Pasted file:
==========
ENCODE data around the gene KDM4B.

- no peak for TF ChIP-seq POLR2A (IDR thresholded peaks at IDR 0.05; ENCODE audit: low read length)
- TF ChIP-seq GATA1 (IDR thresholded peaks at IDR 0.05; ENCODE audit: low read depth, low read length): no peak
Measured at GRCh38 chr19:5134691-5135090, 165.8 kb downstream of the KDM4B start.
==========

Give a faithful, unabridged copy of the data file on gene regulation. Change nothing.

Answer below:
ENCODE data around the gene KDM4B.

- no peak for TF ChIP-seq POLR2A (IDR thresholded peaks at IDR 0.05; ENCODE audit: low read length)
- TF ChIP-seq GATA1 (IDR thresholded peaks at IDR 0.05; ENCODE audit: low read depth, low read length): no peak
Measured at GRCh38 chr19:5134691-5135090, 165.8 kb downstream of the KDM4B start.